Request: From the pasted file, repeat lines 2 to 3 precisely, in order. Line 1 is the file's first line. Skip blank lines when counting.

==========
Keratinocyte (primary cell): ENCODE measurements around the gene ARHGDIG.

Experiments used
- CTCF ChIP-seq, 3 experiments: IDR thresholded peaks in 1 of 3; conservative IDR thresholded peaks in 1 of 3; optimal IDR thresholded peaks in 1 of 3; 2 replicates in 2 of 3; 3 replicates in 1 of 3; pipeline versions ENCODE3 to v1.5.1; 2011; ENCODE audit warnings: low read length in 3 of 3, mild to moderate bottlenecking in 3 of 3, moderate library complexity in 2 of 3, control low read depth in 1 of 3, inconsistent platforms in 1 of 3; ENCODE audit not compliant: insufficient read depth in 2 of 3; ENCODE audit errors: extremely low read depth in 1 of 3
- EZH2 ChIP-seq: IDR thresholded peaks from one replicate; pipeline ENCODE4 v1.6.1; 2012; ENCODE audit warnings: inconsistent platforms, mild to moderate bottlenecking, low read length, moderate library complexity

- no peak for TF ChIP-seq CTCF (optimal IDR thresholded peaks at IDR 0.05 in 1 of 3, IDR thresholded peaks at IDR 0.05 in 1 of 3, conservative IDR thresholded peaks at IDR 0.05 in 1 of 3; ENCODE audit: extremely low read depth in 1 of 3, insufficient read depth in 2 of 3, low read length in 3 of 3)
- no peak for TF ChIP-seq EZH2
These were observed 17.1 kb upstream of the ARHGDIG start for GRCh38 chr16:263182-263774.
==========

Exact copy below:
Experiments used
- CTCF ChIP-seq, 3 experiments: IDR thresholded peaks in 1 of 3; conservative IDR thresholded peaks in 1 of 3; optimal IDR thresholded peaks in 1 of 3; 2 replicates in 2 of 3; 3 replicates in 1 of 3; pipeline versions ENCODE3 to v1.5.1; 2011; ENCODE audit warnings: low read length in 3 of 3, mild to moderate bottlenecking in 3 of 3, moderate library complexity in 2 of 3, control low read depth in 1 of 3, inconsistent platforms in 1 of 3; ENCODE audit not compliant: insufficient read depth in 2 of 3; ENCODE audit errors: extremely low read depth in 1 of 3